How Humans Sank New Orleans

Richard Campanella—The Atlantic:

What was beginning to happen was anthropogenic soil subsidence—the sinking of the land by human action. When runoff is removed and artificial levees prevent the river from overtopping, the groundwater lowers, the soils dry out, and the organic matter decays. All this creates air pockets in the soil body, into which those sand, silt, and clay particles settle, consolidate—and drop below sea level.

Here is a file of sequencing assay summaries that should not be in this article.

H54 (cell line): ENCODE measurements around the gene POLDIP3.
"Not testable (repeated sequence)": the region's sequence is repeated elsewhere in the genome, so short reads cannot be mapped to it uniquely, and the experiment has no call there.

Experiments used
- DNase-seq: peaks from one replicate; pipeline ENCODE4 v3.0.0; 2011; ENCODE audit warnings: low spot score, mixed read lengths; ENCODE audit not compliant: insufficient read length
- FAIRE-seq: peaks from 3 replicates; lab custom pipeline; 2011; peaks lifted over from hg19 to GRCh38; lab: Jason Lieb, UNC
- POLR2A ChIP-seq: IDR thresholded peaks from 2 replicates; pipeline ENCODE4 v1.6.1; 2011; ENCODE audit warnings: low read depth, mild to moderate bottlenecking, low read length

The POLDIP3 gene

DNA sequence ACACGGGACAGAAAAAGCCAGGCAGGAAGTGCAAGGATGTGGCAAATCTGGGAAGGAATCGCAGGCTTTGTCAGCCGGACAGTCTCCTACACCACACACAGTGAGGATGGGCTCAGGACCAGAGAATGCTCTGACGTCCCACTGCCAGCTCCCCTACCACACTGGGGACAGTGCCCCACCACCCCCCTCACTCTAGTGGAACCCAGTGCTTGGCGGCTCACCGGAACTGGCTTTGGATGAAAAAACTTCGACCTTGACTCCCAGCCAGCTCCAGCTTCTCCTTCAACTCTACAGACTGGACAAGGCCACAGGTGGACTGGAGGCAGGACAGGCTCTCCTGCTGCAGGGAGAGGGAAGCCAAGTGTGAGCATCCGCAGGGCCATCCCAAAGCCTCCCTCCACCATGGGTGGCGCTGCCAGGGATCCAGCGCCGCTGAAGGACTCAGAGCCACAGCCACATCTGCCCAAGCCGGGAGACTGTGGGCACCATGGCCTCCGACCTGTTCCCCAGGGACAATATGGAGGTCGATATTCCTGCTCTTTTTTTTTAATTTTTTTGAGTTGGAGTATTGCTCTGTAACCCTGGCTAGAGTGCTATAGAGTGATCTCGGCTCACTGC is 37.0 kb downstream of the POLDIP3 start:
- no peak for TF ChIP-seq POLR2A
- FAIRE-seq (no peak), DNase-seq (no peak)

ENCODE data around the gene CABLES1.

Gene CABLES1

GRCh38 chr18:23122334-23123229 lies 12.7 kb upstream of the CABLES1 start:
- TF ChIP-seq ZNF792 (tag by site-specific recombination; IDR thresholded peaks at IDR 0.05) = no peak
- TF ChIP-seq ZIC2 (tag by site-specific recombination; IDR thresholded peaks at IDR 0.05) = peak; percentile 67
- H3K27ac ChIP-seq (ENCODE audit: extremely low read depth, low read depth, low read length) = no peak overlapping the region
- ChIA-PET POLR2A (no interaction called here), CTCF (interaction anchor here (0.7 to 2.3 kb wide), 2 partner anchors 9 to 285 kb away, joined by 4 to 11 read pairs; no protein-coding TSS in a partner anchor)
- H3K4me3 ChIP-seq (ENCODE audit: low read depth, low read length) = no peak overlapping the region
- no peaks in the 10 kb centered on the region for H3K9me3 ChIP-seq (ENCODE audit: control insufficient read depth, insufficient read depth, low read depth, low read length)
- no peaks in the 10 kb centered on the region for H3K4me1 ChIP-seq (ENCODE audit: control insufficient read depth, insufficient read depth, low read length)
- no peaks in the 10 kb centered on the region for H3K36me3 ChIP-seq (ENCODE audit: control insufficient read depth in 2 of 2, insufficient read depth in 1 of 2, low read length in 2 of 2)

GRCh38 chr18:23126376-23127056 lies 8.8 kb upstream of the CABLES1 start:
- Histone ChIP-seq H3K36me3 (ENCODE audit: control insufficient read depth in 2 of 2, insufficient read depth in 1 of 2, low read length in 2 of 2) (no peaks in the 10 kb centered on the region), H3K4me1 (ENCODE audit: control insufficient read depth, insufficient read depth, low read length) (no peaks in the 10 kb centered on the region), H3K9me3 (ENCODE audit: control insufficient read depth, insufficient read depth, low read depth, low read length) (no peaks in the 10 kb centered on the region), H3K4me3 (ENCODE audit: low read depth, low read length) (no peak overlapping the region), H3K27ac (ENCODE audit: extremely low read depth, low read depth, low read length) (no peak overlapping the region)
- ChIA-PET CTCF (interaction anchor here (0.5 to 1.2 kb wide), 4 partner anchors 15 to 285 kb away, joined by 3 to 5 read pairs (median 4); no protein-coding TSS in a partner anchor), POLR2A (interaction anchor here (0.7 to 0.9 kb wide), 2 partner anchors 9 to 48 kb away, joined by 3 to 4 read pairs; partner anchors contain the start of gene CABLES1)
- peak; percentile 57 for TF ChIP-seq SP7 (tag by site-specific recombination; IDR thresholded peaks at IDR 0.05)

Fascinating geologic history of how New Orleans became the city situated between the river and the sea, below sea level. What began as novel engineering projects resulted in the New Orleans of today; largely a sunken marsh that survives on levee and pump construction and operation.

As the article concludes, these projects can never end. That, or the city must shrink back to the two narrow strips of natural levee along the silt-conveying and -depositing Mississippi River.

#NewOrleans #MississippiRiver #humanEngineering #unintentdedConsequences